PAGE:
Summer, near and far

For the Financial Times, I took my annual train trip up to remote Jacob’s Pillow last month, in which, middle-aged bones creaking in the rain, I was struck by what a spring chicken I am:

Jacob’s Pillow has long been an outpost of forward thinking. Before the idea of “cultural diversity” existed, founder Ted Shawn was inviting Indian classical dancer Ram Gopal and pioneering black ballerina Janet Collins to join his mixed repertory concerts at this remote idyll in the Berkshires, an hour from Albany and two from Boston. In an onsite exhibition to celebrate the Festival’s 80th anniversary, a 1954 photograph shows Gopal sailing into a Technicolor-blue sky, no stage in sight. On another wall, Collins in 1949 – after the Ballets Russes de Monte Carlo had rejected her for her skin colour but before the Metropolitan Opera took her on – stretches out sideways in modernist angst. 

From the preserved barn theatres to the invaluable archives, the Pillow testifies to dance’s rich and varied history. The vision it provides of the future is less bright, however. Not even the storm last weekend, which turned the gravel walkways into shallow ponds and emptied the lawns of the customary picnickers, scared people off the shows. But the full houses were mainly made up of the retirement set.

No matter. The two shows were worth intimations of mortality–for dance, I mean.
I caught the debut of Jessica Lang’s eponymous troupe:

Lang, a rare woman in big league ballet-making, is prolific but as she is a freelancer (for American Ballet Theatre, Birmingham Royal Ballet and so on) you may not have heard of her….

In the generous programme of dances from the past seven years, the steps and their spatial arrangement were strong and bright, like the Mondrian that inspired the premiere Lines Cubed.


Kana Kimura (standing) and male members of Jessica Lang Dance in Lines Cubed; photo by Christopher Duggan courtesy of Jacob’s Pillow

In The Calling, Lang demonstrated her

recurrent fascination with how feeling and spirit radiate out from a person. But she has not pushed the idea far enough to unite lush humanism with geometric clarity. A troupe of her own, with these eloquent dancers, may free her for that pursuit.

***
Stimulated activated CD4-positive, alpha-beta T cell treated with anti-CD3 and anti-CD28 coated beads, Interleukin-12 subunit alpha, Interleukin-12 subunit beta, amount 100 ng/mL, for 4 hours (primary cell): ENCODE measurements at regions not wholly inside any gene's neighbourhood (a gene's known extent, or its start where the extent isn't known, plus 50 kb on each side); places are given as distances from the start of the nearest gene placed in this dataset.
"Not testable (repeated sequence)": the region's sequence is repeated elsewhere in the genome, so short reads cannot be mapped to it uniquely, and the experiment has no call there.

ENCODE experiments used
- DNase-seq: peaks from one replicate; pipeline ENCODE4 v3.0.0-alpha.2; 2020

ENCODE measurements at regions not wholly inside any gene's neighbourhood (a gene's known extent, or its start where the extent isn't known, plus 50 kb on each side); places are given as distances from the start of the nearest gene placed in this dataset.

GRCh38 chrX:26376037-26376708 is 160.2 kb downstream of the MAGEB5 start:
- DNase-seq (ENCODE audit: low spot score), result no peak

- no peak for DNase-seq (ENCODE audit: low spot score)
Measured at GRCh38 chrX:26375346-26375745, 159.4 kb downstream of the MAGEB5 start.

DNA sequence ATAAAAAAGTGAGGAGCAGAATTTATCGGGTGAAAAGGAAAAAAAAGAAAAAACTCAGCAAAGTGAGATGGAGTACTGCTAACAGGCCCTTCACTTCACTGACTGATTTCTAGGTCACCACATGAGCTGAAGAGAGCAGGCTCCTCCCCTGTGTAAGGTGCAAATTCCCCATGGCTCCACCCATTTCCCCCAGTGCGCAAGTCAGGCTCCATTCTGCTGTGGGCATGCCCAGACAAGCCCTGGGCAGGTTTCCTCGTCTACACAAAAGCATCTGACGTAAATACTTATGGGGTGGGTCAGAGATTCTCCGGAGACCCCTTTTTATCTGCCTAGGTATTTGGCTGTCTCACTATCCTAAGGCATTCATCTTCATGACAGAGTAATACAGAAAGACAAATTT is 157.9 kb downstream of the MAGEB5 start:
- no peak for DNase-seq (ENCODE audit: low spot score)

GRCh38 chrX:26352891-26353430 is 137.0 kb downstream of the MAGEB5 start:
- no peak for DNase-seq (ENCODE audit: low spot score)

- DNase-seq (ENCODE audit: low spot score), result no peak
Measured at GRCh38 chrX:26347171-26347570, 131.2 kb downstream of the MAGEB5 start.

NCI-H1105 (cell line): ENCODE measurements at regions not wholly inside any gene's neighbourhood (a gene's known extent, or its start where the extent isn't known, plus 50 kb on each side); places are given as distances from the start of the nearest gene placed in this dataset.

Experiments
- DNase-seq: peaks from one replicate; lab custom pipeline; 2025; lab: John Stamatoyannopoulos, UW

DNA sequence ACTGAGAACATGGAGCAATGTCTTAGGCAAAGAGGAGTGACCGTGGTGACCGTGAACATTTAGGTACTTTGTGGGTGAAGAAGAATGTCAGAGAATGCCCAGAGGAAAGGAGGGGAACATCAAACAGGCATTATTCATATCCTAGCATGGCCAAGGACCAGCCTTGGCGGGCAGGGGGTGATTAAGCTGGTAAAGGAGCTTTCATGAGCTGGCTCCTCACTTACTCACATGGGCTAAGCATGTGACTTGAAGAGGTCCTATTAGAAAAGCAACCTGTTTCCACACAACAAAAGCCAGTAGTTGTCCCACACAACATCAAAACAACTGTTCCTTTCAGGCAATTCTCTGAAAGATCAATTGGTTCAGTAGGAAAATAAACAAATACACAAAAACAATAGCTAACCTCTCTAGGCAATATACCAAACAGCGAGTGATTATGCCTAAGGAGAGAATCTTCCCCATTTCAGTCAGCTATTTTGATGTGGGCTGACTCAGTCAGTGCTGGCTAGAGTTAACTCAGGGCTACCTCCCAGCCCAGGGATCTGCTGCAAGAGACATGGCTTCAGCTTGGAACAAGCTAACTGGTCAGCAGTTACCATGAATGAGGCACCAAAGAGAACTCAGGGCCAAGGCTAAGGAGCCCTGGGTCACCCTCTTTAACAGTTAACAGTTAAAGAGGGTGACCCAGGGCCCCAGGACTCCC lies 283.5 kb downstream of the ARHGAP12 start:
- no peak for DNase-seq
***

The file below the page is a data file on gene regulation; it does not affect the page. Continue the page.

For more on Lang–the good, the bad but never the ugly–click here. (If you hit a registration wall, this will only happen once. The registration and the articles are free.) 

 If Lang is neat and tidy to a fault, Bill T. Jones can be a maximalist mess–and is at the start of Story/Time, his tribute to the uses of chance and the centrality of time in Cage (and implicitly his hero Cunningham). The 70-minute work begins exasperatingly but achieves sublimity by its end. To read how, please head to the Financial Times–here. To whet your appetite–and/or confuse you–this excerpt:

Eventually a theme emerges from the scatter of tales. Jones’s mother grieving over her husband by rolling across the floor like “a child on a grassy hillside”; the beauty of snow piling on winter branches; the trip Jones took to the Theresienstadt concentration camp with his mother, who, confusing it with a cemetery, said she had heard the best place to learn guitar was a graveyard at night, evoke time passing relentlessly, poignantly. 

 As tool more than theme, time also distinguishes the choreography–the most intricate and mesmerising I’ve seen from Jones.


Erick Montes and Jennifer Nugent dancing and Bill T. Jones reading in Story/Time; photo by Paul B. Goode.

For the whole Financial Times review, of both Lang and Jones, click here.
Oh, yeah, I said summer far and near. So by end of week, I’ll post my sum-up of outdoor dance in the five boroughs this summer.

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